It has been proposed that incidental learning occurs under any attempt to strategically encode information during an on-going activity. Namely, this encoded information is mainly related to the strategies involved in memory retrieval, thereby leading to successful recall in learning/memory tasks, which require efficient retrieval processes (Luszcz 1998; Luszcz et al. 1997). Therefore, it appears that the power values of EEG theta and gamma activities do not provide electrographic correlates of incidental learning processes, as changes in these parameters were not observed during the incidental encoding of visuospatial information in both young and mature adult groups in the present work. Nevertheless, an increase in EEG theta synchronization and absolute theta power has been observed during the incidental acquisition of words that were being remembered compared to those that were not remembered (subsequent memory effect) in young subjects (Klimesch 1999; Klimesch et al. 1996). Similar phenomena have been observed by magnetoencephalography techniques in the central, parietal and temporal regions, which are related to remembered or not remembered associations that are incidentally acquired (Staudigl and Hanslmayr 2013). This also occurred under intentional learning conditions during a recognition task (Klimesch et al. 1997a; Klimesch et al. 1997b) when the frequency bands were individually adjusted and the EEG signals from all of the recording sites were averaged.
Conversely, in the present work, the EEG theta and gamma power expression from the different recording sites in young subjects did not show differences under incidental learning when these recording sites were individually analysed to identify a possible differential involvement of cerebral regions under the incidental or intentional tests. Nevertheless, in addition to EEG expressions of theta and gamma power changes, whether other electrographic expressions (as coherence and correlation between the cortical sites) of functional relations between cerebral regions could underlie the level of efficiency of the young and mature groups remains to be evaluated.
However, subjects who had a low performance level in the incidental learning tasks (low-performance group), regardless of age, also showed significantly lower theta power values in the frontal regions (F3, F4) than did subjects with a high performance level (high-performance group). However, when age was included as a covariate, differences by group were only observed for P3, and the logistic regression comparisons showed that age accounted for the performance level in all regions and that T4 and P3 power significantly contributed to explaining the performance. Similarly, differences in theta power were observed in the intentional learning test, and when age was included as a covariate, only F8 and P3 remained significantly different, supporting the relationship between the power in these regions and the different performance levels; the logistic regression showed a significant contribution to the performance in these same recording sites, whereas age was significant for all derivations. Importantly, in addition to the global effect of age, performance level in the incidental test was related to differences in the power of P3, whereas differences in performance in the intentional tests were related to power differences in both P3 and F8.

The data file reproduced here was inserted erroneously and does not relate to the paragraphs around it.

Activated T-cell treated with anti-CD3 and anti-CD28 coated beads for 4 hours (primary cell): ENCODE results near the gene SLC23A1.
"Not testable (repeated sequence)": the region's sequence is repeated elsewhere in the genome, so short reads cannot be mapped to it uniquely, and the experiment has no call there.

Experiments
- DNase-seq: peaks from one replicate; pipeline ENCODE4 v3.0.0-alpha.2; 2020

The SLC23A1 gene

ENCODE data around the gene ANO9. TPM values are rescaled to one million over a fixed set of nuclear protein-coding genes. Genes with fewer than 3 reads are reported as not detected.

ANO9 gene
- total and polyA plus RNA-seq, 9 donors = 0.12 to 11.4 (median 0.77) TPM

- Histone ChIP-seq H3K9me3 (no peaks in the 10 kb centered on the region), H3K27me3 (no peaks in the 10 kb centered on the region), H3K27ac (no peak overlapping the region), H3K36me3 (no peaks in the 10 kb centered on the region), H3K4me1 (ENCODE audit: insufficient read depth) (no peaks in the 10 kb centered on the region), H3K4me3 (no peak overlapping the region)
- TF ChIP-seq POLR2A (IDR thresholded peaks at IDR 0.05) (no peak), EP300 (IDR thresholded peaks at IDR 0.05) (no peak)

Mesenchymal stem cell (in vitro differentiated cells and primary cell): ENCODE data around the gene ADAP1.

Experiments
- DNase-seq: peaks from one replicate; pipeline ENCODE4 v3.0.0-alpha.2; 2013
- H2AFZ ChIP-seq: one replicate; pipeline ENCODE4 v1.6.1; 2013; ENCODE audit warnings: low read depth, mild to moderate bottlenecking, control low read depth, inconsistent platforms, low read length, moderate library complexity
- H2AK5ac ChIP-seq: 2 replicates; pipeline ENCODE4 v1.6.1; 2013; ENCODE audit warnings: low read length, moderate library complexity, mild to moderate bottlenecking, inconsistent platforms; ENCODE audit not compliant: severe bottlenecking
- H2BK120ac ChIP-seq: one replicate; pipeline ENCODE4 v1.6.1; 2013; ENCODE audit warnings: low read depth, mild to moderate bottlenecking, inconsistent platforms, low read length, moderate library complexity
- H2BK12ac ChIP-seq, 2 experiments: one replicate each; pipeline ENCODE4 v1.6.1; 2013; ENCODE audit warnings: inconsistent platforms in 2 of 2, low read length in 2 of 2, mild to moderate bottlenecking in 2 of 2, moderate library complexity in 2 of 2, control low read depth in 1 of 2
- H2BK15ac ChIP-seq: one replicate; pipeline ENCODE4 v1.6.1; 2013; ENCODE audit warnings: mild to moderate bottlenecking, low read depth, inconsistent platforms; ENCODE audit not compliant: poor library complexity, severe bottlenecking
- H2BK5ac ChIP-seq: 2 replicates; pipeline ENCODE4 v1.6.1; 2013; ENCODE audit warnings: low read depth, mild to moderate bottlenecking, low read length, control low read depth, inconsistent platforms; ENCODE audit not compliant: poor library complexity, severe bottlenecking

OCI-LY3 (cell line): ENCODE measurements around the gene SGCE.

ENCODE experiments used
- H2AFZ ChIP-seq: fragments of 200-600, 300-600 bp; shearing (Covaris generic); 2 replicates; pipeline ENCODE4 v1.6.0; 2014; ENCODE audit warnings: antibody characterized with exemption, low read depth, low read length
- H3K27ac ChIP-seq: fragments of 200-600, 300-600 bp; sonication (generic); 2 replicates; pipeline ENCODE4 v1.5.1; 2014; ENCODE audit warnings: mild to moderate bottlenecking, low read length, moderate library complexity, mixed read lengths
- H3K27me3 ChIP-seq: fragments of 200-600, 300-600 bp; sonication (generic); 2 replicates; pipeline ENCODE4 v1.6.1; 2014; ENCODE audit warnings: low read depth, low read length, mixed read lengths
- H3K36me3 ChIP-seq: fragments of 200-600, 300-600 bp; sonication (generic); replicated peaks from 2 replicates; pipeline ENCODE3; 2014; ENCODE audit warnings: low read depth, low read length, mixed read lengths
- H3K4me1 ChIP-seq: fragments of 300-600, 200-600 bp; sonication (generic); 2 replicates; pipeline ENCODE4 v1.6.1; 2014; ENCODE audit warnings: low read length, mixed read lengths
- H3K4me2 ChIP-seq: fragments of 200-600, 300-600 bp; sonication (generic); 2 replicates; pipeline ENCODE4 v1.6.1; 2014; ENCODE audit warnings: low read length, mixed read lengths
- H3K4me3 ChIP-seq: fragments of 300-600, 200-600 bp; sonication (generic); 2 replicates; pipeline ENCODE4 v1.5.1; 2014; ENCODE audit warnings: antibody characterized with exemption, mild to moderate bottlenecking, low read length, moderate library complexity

Gamma activity also showed differential expression related to performance level when age was included as a covariate; differences between high and low performance in the incidental test remained in T3 and F7, and the logistic regression showed a significant contribution of the AP of these two recording sites to performance level. Thus, during incidental learning, the gamma AP in these two regions could be related with the performance level, whereas age was also significant in explaining the performance level. During the intentional test, all recording sites were significant when age was considered as a covariate, and the logistic regressions were significant for all recording sites except the T6 derivation. Thus, under intentional conditions, gamma activity was higher for all recording sites except T6 in the high-performance group and both age and AP explained the performance level. Therefore, higher gamma activity was related with not only mature age but also high performance and was predominant under the intentional learning condition. To this end, higher theta band power in the right frontal cortex and higher gamma band power in the parietal-occipital regions have been reported during the encoding of visual stimuli that were subsequently remembered relative to those recorded during the encoding of not-remembered visual stimuli. This supports the interactive participation of the frontal-posterior cortical regions in coding visual memory (Friese et al. 2013). Furthermore, higher gamma activity has been observed during the mental manipulation (mental change of two characteristics) of visual stimuli, particularly in the frontal and parietal regions, whereas frontal theta activity was enhanced during both the manipulation and maintenance of the memory of the manipulated visual representation (Kawasaki and Watanabe 2007).